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Healthy living

By living a healthy lifestyle, you can help reduce and manage your risk factors for heart disease. You can find many healthy living tips on Sunnybrook’s Your Health Matters blog at

Heart-healthy eating

Many risk factors for heart disease – such as high blood pressure, cholesterol, obesity and diabetes – are affected by your food choices and eating habits. Read the nutrition label on food products to help you make healthy choices. Choose foods that are low in fat, such as lean meats and low-fat dairy products. Fruits, vegetables and whole grain products are high in fibre and help to lower cholesterol. You should also limit your salt and sugar intake.

View table to help you make heart-healthy eating choices »

Choose Sometimes Avoid

Fruits & Vegetables
Enjoy a piece of fruit after each meal. Choose colour vegetables, and make sure they fill up half of your plate.

  • Fresh or frozen fruits and vegetables
  • Canned fruit, drained
  • Avocado
  • Canned vegetables, drained and rinsed
  • Dried fruit (without hydrogenated oil)
  • Juice
  • Pickled vegetables
  • Coconut

Grain Products
Look for products with more than 4 grams of fibre per serving.

  • Whole grain or multi-grain breads, cereals, pasta
  • Oatmeal
  • Popcorn (no butter, air popped)
  • Rice (brown, wild or red)
  • Barley, couscous, quinoa
  • Low fat muffins
  • Noodles made with white or enriched flour
  • Chips and salted snack foods
  • Croissants, full fat muffins, pastries, donuts, pancakes and waffles

Dairy & Alternatives
Enjoy skim or 1% dairy products and cheeses with less than 16% M.F. (Milk Fat).

  • Skim or 1% milk
  • Cheese (less than 16% M.F.)
  • 0% or 1% yogurt
  • Soy beverage (plain, unsweetened)
  • 2% milk and yogurt
  • Light cream cheese
  • Soy beverage (flavoured)
  • Cream sauces (made with 1% milk)
  • Homogenized milk
  • Cream of any type; cream sauces made with 2% milk or greater
  • Cheese (greater than 16% M.F.), processed or spreads
  • Yogurt, greater than 2%

Meats & Protein Alternatives
Choose lean meats and poultry. Enjoy fish and legumes at least twice per week.

  • Egg whites
  • Fish (fresh, frozen, canned in water)
  • Legumes (peas, beans, lentils)
  • Lean beef, pork, veal
  • Poultry (skinless)
  • Shellfish (scallops, oysters, shrimp)
  • Tofu and soy products
  • Egg substitutes
  • Nuts (walnuts, almonds, ground flaxseed)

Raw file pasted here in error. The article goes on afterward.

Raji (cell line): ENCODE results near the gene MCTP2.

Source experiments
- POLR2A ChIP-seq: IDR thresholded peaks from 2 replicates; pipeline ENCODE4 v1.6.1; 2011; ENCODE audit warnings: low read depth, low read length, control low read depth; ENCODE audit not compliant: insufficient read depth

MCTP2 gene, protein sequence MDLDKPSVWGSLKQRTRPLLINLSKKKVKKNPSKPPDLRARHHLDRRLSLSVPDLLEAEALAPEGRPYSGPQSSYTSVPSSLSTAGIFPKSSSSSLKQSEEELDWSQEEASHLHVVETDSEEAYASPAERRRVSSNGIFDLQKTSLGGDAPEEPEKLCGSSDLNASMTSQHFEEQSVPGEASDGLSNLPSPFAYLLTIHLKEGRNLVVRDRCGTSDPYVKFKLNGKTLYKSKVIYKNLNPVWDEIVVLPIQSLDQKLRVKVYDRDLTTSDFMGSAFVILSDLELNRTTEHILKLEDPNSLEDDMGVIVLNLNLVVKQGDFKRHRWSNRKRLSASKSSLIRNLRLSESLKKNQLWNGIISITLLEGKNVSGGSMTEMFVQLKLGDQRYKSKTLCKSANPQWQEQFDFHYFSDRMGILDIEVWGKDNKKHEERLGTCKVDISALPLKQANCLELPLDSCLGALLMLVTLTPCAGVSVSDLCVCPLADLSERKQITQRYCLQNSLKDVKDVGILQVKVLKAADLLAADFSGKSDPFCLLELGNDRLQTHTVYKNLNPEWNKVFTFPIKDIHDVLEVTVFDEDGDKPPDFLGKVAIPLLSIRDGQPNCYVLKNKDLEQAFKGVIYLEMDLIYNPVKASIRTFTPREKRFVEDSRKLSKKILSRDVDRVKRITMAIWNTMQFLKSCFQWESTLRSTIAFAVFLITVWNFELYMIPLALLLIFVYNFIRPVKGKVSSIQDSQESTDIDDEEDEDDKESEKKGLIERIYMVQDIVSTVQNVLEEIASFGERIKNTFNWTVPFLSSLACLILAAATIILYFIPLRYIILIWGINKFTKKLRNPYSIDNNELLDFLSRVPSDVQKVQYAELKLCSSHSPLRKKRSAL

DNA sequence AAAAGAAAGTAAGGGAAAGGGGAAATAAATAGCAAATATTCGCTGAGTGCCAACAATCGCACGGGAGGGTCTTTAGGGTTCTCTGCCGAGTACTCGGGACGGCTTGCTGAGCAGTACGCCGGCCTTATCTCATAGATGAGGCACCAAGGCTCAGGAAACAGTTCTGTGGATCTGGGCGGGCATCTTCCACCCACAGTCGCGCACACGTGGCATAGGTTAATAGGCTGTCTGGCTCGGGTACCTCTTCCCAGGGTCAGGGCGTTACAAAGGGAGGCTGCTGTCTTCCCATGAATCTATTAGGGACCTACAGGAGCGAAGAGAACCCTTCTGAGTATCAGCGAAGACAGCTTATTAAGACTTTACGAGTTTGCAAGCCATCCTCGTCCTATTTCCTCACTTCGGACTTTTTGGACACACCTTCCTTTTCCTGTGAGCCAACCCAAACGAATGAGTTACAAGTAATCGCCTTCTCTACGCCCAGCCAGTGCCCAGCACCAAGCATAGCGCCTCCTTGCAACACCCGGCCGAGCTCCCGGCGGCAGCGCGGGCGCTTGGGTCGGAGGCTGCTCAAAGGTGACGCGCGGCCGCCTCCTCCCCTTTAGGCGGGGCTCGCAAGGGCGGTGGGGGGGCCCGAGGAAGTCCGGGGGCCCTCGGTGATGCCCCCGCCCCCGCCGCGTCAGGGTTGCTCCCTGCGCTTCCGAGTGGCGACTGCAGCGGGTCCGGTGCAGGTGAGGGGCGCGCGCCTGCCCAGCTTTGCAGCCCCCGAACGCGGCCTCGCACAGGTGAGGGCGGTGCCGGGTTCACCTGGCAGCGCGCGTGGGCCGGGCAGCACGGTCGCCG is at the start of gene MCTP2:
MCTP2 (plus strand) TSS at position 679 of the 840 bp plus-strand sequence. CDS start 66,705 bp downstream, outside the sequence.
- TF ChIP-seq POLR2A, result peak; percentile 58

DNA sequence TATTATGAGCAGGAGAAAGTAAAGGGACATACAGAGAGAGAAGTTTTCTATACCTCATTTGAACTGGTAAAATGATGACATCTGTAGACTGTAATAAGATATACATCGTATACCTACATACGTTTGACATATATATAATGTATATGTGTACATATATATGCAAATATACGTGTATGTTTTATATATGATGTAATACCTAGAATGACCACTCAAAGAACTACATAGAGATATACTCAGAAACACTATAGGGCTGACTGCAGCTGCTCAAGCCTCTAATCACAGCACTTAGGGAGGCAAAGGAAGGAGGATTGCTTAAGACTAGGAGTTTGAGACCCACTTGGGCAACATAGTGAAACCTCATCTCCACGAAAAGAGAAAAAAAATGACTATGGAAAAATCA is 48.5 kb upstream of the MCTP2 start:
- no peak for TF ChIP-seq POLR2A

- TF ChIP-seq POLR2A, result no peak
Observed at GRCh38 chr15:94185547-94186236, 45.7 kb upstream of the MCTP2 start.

• Natural peanut and nut butters
  • Meat or fish that is cured, pickled, breaded, fried
  • Processed or deli meats (bacon, ham, sausages)
  • Fish packed in oil
  • Organ meats (kidneys, liver, heart)
  • Peanut butter made with hydrogenated oil
Fats & Oils
  • Margarine (non-hydrogenated)
  • Oils: canola, flax, olive
  • Salad dressings (vinagrettes)
  • Mayonnaise, low-fat
  • Butter, lard, fat, drippings from meat
  • Margarine (hard) hydrogenated
  • Fat, bacon
  • Oils: palm, palm kernel, coconut
  • Gravy

Limit alcohol

Alcohol may increase triglycerides, which are a type of fat in the blood that makes the blood thicker and increases the risk for a clot. If you have high triglycerides, you should avoid having alcohol on a regular basis. Ask your family doctor if you are unsure about your triglyceride levels.

Take your medications

Take your medications regularly as prescribed. If you have concerns about managing your medications, speak with your community pharmacy about using a dosette (pill box) or pre-arranging your medications in weekly blister packs. If you experience side effects, talk to your doctor or pharmacist.

Check your blood pressure

High blood pressure puts a strain on your heart and increases the speed that plaque forms in your arteries. Check your blood pressure regularly as directed by your doctor and take medications as prescribed. Minimize your sodium (salt) intake and exercise regularly.

No smoking

Smoking makes your heart work harder. It increases your heart rate, narrows blood vessels, raises blood pressure, and reduces the amount of blood, oxygen and nutrients that get to your heart. Second hand smoke can cause the same effects. By not smoking you will reduce your risks of coronary artery disease over time. Ask your doctor or pharmacist for ways of helping you stop or reduce smoking. You may also visit

Exercise regularly

Physical activity can help you feel better, decrease symptoms and improve your heart’s function. Be sure to talk to your doctor before starting an exercise program or increasing your activity level. The key is to be active slowly and regularly. The goal is to do 30 minutes of activity a day for five days each week. This can be split into parts, such as three ten-minute blocks of activity.

Manage stress

Difficulties coping with stress may increase your risk of having a heart attack. Stress is a necessary part of living. It helps us respond to emergencies, meet a deadline or achieve a goal. However, if we experience too much stress, our minds and bodies cannot relax. Try to recognize stressful situations and learn effective ways of managing them. For example, avoid rush hour traffic or allow for more time to travel. You can also try relaxation techniques such as deep breathing, massage, or meditation. For some people, formal or informal counseling may be helpful.